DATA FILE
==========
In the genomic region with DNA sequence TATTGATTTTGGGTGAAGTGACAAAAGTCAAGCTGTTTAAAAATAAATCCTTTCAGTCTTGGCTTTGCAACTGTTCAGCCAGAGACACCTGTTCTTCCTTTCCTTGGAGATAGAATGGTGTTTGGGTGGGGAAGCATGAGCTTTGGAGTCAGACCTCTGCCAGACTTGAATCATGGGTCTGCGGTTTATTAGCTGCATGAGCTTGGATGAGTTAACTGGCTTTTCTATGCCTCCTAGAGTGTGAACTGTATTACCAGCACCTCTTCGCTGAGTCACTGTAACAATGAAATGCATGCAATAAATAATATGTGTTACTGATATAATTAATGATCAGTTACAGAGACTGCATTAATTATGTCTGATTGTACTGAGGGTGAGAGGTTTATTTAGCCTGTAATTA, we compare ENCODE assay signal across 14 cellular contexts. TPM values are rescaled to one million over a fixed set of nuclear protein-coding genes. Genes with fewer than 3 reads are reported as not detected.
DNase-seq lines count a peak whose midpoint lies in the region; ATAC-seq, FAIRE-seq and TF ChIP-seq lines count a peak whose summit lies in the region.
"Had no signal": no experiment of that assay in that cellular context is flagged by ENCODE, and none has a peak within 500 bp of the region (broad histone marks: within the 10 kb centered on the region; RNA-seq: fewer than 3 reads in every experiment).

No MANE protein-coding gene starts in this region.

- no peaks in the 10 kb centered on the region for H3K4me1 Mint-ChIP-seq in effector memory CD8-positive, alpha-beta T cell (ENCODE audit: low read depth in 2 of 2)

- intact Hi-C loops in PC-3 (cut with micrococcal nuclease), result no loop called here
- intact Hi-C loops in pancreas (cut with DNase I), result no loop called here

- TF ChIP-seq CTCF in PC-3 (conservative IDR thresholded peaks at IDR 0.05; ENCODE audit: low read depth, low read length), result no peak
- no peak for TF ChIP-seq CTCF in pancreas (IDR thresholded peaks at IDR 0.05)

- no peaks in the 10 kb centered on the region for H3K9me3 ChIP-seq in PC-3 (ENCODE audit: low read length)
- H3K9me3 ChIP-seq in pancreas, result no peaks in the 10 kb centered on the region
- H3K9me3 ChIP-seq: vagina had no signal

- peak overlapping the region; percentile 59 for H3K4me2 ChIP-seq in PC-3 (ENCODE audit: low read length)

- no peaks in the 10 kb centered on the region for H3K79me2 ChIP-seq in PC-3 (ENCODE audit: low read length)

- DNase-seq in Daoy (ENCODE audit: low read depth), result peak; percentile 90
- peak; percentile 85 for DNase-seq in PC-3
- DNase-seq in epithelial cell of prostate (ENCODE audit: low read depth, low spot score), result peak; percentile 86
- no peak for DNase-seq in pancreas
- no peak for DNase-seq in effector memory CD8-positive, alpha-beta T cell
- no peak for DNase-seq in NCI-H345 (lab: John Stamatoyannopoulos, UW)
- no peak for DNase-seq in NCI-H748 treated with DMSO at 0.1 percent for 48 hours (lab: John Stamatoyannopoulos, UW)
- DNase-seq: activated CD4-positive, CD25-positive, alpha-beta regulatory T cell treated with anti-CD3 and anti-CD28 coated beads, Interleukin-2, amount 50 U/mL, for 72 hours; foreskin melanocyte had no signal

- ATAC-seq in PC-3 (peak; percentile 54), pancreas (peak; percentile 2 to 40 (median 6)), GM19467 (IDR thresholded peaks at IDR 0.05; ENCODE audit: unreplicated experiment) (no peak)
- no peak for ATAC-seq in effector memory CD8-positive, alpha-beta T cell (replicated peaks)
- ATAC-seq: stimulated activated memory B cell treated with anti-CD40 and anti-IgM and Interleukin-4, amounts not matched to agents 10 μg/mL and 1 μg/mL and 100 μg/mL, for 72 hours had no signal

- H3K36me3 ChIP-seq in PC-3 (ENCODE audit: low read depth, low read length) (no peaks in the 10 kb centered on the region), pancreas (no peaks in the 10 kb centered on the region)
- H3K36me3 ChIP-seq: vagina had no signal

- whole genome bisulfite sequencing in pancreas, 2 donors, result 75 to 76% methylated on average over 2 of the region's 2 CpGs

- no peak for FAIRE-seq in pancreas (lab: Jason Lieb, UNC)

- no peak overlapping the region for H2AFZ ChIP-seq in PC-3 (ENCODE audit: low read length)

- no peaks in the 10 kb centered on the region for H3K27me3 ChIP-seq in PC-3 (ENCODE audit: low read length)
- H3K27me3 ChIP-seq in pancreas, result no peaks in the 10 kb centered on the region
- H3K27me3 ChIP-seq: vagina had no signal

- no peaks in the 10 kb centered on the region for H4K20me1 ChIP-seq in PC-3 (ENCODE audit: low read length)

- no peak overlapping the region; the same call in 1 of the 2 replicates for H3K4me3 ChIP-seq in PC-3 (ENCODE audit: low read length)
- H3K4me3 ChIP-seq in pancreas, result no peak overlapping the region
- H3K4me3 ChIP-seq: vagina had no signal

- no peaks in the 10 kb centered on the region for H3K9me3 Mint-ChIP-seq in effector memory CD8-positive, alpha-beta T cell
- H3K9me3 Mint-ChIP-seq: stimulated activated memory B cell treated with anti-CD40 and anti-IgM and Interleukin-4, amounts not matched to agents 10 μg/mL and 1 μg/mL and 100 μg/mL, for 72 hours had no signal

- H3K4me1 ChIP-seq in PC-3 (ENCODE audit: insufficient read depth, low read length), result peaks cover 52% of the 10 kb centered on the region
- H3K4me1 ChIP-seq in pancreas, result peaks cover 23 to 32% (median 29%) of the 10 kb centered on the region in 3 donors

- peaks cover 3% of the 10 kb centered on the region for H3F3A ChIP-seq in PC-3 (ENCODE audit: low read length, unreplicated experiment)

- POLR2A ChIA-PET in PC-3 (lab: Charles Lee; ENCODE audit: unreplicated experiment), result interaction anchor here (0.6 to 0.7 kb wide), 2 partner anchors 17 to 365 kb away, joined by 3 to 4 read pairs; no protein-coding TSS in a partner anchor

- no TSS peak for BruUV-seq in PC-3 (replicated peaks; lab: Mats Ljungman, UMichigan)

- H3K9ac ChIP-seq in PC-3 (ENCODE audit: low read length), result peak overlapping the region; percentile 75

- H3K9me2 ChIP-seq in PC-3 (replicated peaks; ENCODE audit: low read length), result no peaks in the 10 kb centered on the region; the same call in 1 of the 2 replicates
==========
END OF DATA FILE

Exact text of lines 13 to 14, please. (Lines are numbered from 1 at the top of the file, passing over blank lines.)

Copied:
- peak overlapping the region; percentile 59 for H3K4me2 ChIP-seq in PC-3 (ENCODE audit: low read length)

- no peaks in the 10 kb centered on the region for H3K79me2 ChIP-seq in PC-3 (ENCODE audit: low read length)